What might cause the increase in metabolic efficiency and downregulation of protein biosynthesis? One possibility is novel functionality of protein complexes emerging from protein-protein interactions between different protein alleles in the hybrids (Herbst et al., 2017) or in the allotetraploids. In S. cerevisiae x S. uvarum hybrids, there is an overrepresentation of proteins involved in protein metabolism that displayed protein-protein interactions between diverged alleles (Berger and Landry, 2021; Dandage et al., 2021). Several complexes involved in protein metabolism, including the prefoldin complex and proteasome, consist of members from both parental copies. This is reminiscent of the abundance of metabolites and proteins in maize hybrids, where most amino acids show abundance peaks during the day and decrease at night (Li et al., 2020). In addition, investigation of the circadian control of protein synthesis in both Arabidopsis and dinoflagellates has found that ribosome loading and translation primarily occurs overnight (Cornelius et al., 1985; Missra et al., 2015). This may lead to the decreased expression in amino acid biosynthesis and tRNA synthesis as observed in this study and in maize hybrids (Li et al., 2020). Whether novel protein-protein interactions have altered function and impacted proteostasis in hybrids and hybrid vigor remains to be investigated.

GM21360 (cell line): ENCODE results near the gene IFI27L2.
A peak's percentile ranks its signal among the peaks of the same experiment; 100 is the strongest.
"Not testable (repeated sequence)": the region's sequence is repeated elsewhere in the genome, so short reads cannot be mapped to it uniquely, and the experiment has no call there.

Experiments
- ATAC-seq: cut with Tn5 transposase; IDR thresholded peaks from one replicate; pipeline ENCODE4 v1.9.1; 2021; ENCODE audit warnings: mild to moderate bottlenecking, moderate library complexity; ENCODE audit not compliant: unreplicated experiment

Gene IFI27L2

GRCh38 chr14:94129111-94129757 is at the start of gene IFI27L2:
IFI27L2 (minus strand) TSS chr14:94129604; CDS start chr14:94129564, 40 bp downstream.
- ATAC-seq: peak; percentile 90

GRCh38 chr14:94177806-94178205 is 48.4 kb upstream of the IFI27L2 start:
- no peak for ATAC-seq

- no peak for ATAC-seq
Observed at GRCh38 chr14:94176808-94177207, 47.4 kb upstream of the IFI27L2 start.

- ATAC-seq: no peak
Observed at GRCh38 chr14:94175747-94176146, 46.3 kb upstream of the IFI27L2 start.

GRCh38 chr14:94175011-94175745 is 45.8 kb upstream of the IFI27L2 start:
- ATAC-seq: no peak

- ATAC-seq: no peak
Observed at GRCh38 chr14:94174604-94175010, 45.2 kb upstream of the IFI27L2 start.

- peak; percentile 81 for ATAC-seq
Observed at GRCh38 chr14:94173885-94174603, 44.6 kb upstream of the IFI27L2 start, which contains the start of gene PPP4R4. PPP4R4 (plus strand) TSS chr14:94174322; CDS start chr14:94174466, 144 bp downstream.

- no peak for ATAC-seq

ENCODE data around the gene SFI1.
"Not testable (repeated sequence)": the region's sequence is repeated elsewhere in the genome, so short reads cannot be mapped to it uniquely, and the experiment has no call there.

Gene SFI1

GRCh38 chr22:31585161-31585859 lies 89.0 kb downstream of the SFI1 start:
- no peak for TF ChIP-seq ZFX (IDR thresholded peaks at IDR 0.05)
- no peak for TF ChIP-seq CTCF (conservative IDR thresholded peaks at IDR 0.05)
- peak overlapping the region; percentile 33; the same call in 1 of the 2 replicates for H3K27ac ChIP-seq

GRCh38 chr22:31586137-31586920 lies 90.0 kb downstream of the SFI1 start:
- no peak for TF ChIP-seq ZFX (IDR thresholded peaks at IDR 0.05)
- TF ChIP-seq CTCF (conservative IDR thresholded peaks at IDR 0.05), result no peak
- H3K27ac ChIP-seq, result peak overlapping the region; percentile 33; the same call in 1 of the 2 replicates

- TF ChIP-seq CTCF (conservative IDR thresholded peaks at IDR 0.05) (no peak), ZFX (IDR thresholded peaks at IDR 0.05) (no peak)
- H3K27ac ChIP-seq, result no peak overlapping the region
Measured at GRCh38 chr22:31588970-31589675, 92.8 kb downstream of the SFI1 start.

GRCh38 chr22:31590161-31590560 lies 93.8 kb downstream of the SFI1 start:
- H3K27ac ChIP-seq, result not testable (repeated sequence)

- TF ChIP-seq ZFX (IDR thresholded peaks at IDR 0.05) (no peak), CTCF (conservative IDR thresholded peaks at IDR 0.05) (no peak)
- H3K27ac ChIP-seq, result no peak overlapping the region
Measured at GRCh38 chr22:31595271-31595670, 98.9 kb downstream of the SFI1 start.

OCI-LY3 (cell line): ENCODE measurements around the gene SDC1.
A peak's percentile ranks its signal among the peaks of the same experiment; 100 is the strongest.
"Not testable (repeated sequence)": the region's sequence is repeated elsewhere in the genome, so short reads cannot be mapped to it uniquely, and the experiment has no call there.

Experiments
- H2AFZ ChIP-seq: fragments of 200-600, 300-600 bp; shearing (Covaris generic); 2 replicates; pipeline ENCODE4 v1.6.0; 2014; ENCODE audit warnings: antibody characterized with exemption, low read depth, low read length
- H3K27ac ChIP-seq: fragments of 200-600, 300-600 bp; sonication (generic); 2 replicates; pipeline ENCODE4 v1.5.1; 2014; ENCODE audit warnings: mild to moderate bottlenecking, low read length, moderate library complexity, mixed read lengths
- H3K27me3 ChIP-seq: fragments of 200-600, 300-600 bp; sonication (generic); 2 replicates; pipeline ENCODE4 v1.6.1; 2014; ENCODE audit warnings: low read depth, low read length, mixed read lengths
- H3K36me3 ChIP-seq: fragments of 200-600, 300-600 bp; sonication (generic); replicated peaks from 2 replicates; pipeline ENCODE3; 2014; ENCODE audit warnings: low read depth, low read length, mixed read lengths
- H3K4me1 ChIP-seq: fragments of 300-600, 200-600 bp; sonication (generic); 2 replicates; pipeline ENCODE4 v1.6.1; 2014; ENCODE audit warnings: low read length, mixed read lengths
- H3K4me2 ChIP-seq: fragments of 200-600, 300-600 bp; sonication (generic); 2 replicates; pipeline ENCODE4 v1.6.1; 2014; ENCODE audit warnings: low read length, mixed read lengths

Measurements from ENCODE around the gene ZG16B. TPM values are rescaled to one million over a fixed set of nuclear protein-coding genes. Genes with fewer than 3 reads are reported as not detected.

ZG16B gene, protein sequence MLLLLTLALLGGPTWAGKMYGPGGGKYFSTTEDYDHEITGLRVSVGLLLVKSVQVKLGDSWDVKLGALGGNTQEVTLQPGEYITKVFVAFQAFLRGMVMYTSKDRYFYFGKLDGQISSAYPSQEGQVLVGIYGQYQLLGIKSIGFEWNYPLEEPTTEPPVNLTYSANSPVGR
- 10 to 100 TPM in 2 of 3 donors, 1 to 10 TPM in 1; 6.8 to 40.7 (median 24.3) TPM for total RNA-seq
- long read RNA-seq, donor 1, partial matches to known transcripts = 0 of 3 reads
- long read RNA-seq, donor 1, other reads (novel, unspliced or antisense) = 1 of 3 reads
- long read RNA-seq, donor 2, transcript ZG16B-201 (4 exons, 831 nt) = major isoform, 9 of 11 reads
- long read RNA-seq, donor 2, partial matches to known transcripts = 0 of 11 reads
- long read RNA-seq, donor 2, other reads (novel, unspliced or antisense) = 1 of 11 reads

Data availability statement
All raw and interpreted mass spectrometry data were deposited to the ProteomeXchange https://massive.ucsd.edu with the MassIVE repository number MSV000089682 and ProteomeXChange number PXD034635. The datasets presented in this study can also be found in the article/Supplementary Material.
VJ and ZJC conceived the research, analyzed the data, and wrote the paper. VJ, DX, OP, and DB performed the experiments. EM provided supervision, revision, technical, and intellectual support. All authors contributed to the article and approved the submitted version.
The financial support for this work was partly provided by the National Institutes of Health (GM109076) to ZJC and the Welch Foundation (F1515) and Army Research Office (W911NF-12-1-0390) to EM.
We thank Dr. Alan Lloyd at The University of Texas at Austin for supervision in the latter part of this project and Texas Advanced Computing Center for providing computing support for data analysis.
Conflict of interest
The authors declare that the research was conducted in the absence of any commercial or financial relationships that could be construed as a potential conflict of interest.